As part of the commemoration, Enterprise’s First Class Petty Officer Association, detailed by Command Master Chief Dwayne E. Huff, performed a wreath-laying ceremony on the fantail aboard the ship. The fallen Sailors and Marines were also honored with a 21-gun salute and the sounding of Taps, played by Boatswain’s Mate 1st Class Timothy Lumpkin. “While we look back on the incredible achievements of Midway and reflect on what it took for those Sailors to win, we should also look forward with great confidence,” said Carter. “Midway taught us that this strength is not built upon technology and training, but rather brave, passionate Sailors and Marines just like you.” On June 3, aircraft assigned to Carrier Air Wing (CVW) 1 performed a missing-man flyover formation to commemorate the aviators who lost during the battle. Throughout the course of the day Enterprise went on to announce a historical timeline recounting the events of the Battle of Midway over the ship’s 1MC announcing system. “You preserve and celebrate the rich history and tradition of Enterprise,” said Carter. “It is our past that has brought us to today and our past that will continue to shape our future,” said Carter.

Marine Aviators Defend Midway Story by Mass Communication Specialist Seaman Brian G. Reynolds USS ENTERPRISE, At Sea – It is no secret that the decisive victory at Midway in June, 1942 was a great example of two carrier air groups working cohesively. However, what is not as blatantly obvious is that Marine aviators also played a vital role in one of the most pivotal battles in world history. In early June, 1942, the Japanese Empire was at the height of its expansion. As the Japanese forces continued to expand throughout Asia and the Pacific, they set their sights on the tiny island of Midway. The Japanese sought to use the island to prevent U.S. forces from being able to regulate the Pacific sea routes, thus allowing the Japanese to expand further into Southeast Asia and beyond. As U.S. Naval forces prepared

for maritime and air combat engagements, Marine ground and aviation forces were also poised to defend the island at all costs. The Marine aviators of VMF-221 and VMSB-241 carried out the brunt of the early attacks on the Japanese aircraft and surface ships. VMF-221, led by Maj. Floyd B. Parks, was sent to engage the enemy aircraft and suffered heavy losses in the initial onslaught. Of the 12 Buffalo aircraft that flew into combat, only one survived. However, the Japanese forces were unsuccessful in achieving their goal because of the bravery of the Marine aviators of VMF-221. VMSB-241, led by Maj. Lofton R. Henderson, engaged the enemy carriers and destroyers. Aircraft from the squadron attacked a Japanese Kaga-class carrier and the battleship

Haruna. The Marine aviators attacked in vigorous intensity against overwhelming odds, but scored no direct hits. Both Marine squadrons suffered heavy casualties during the Battle of Midway. Over half of the pilots from VMSB-241 were killed, including Henderson. VMF-221 also lost the majority of the aircraft and pilots that participated in the battle. However, the aviators fought with an aggressiveness that is the embodiment of the Marine Corps. The Marine aviators that fought and died in the Battle of Midway, did so with a tenacity that would mark the initial momentum that led to victory. The Marines successfully contributed to defending the island and thus turning the tide in the Pacific.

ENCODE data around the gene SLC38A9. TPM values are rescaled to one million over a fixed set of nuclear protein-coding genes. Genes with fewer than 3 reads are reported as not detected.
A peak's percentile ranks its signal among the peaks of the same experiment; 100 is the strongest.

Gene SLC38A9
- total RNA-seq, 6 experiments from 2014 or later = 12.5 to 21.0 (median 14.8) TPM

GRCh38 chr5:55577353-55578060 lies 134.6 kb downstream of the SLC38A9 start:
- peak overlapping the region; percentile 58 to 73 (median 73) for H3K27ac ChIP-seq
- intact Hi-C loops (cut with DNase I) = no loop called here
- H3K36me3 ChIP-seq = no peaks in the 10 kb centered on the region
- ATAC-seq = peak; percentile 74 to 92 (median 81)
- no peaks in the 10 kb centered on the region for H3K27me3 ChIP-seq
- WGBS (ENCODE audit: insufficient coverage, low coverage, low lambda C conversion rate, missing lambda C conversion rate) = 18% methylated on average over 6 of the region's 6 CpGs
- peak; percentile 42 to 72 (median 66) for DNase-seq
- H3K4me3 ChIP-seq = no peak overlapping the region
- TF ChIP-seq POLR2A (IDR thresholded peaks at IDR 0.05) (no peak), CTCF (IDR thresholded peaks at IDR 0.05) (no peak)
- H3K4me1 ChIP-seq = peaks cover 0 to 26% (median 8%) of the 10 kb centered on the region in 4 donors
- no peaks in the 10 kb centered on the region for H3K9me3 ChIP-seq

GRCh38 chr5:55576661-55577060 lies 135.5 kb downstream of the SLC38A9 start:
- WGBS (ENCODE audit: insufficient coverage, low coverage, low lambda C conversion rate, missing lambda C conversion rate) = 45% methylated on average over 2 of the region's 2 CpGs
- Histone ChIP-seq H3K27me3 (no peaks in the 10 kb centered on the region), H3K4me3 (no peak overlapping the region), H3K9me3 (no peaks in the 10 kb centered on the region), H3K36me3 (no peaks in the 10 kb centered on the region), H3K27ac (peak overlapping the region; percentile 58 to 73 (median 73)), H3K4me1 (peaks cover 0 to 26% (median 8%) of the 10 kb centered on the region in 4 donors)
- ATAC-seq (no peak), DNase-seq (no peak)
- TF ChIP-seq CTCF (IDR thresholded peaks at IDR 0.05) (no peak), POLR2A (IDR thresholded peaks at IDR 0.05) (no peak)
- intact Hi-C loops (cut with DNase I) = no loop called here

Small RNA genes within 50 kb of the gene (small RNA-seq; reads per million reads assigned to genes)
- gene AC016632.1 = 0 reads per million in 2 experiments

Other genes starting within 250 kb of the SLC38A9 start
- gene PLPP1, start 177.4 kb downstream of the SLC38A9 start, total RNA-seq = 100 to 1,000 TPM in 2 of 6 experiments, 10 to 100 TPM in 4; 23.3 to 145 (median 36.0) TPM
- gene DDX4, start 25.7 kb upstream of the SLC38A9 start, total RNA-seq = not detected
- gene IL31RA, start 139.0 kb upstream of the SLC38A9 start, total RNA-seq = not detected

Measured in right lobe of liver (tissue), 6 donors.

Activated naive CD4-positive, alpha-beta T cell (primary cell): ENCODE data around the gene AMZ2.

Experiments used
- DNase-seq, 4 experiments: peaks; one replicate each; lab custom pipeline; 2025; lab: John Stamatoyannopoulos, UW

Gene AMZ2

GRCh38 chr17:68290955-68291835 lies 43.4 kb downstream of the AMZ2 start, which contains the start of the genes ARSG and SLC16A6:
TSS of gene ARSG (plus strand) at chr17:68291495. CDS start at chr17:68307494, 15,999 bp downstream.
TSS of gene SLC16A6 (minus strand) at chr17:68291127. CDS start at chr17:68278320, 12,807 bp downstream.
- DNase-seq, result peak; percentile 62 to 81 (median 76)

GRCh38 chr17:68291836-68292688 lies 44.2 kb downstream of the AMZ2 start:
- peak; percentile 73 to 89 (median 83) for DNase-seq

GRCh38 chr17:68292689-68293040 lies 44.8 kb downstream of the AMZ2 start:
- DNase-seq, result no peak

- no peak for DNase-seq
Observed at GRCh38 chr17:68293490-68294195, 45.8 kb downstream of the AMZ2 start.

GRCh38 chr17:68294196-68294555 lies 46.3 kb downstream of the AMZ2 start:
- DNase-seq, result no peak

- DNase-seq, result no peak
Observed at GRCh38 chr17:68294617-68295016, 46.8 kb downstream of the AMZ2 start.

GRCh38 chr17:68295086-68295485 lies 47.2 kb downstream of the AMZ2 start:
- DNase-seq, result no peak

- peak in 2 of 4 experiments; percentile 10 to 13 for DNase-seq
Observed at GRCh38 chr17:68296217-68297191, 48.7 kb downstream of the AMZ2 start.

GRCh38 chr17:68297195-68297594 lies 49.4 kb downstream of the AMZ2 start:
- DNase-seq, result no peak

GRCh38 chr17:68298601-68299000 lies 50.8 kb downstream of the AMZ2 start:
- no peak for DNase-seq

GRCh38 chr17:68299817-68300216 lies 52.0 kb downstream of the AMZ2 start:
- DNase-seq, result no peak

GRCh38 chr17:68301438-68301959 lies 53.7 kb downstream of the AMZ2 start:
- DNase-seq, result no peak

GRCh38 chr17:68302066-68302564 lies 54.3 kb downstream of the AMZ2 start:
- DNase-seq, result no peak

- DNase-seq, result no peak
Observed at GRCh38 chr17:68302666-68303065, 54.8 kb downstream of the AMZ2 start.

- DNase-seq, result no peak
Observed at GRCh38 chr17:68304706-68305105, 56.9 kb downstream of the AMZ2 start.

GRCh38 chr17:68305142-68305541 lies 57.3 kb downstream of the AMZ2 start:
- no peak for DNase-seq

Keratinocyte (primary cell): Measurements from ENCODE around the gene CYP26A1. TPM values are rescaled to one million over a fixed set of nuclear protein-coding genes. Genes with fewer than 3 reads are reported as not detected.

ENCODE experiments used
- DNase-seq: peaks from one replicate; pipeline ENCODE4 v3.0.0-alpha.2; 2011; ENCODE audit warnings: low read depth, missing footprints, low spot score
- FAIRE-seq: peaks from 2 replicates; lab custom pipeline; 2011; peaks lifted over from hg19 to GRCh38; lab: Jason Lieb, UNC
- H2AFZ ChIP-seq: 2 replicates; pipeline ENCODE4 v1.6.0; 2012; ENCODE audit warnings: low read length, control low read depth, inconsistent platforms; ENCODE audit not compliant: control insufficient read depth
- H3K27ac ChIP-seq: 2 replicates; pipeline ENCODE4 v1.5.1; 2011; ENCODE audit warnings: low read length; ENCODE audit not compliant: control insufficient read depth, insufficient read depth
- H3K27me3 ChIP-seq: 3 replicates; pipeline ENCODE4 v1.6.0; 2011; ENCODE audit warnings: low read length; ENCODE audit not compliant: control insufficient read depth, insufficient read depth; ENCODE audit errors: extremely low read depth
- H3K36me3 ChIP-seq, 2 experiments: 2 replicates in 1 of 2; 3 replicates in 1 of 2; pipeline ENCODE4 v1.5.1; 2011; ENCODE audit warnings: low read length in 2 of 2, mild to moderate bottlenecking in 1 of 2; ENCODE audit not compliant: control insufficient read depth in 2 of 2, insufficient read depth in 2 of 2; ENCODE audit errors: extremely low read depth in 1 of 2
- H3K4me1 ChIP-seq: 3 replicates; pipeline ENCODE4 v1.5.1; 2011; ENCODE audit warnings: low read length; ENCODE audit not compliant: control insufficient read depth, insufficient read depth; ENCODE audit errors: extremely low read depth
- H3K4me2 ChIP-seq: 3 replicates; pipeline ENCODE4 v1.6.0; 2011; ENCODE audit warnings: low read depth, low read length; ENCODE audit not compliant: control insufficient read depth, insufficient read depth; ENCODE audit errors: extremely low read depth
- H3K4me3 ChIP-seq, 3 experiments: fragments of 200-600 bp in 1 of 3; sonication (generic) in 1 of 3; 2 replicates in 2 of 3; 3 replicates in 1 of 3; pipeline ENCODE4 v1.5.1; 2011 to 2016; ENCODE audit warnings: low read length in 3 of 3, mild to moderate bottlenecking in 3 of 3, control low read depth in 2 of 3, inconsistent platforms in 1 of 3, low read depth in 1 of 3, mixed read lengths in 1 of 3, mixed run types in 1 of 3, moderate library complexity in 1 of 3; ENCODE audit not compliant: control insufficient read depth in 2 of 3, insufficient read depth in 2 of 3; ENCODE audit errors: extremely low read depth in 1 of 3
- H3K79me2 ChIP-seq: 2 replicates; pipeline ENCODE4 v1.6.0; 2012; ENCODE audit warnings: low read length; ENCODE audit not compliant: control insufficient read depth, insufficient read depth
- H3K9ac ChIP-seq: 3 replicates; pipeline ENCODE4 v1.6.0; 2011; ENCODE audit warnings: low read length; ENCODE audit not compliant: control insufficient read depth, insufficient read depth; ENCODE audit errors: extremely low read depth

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Big E Entertainment 12. Clan emblem 13. Colonic 19. Woman’s undergarment 21. Thorny flower 25. Require 26. Cocoyam 27. Assistant 28. Specter 29. Urgency 30. Amount of hair 31. Mistake 34. 8 in Roman numerals 35. As well 36. Adolescent 38. A parcel of land 39. Instruction 41. Ritual 42. Shocked reaction 44. Very small 45. Seasoning 46. Orderly grouping DOWN 47. Steed 1. Male deer 48. Wall climbers 2. Found in some lotions 51. Wacky 3. Low-fat 4. In an affectionate manner 52. Decorative case 5. Third sign of the zodiac 53. Accomplishes 54. Baking appliance 6. Egg-shaped 55. Absorb written material 7. Delay 56. Makes a mistake 8. Modify 58. Evil spirit 9. Netting 10. Uproar 11. 3-banded armadillo 38. Unsuccessful person 39. Scrabble piece 40. Female deer 41. Legions 42. False front 43. Testimony 45. Sir, in India 49. East southeast 50. Supply 53. Express strong disapproval 57. Aggravation 59. Affirm 60. Carryall 61. Exhaust 62. Equipment 63. Visual organs 64. Slightly intoxicated 65. Terminates

ACROSS 1. Stop 5. Automaton 10. Destiny 14. Away from the wind 15. Avoid 16. Atop 17. A soft sheepskin leather 18. Judge 20. Slender stem-like

structure 22. Thought 23. Many millennia 24. Literary genre 25. Myopic 32. Ancient Roman magistrate 33. Beset 34. Big wine holder 37. Countercurrent

The Battle of Midway Enterprise Remembers: Part Two  

USS ENTERPRISE, At Sea – As the U.S. Navy continues to celebrate the 70th anniversary of the Battle of Midway, Sailors aboard aircraft carri...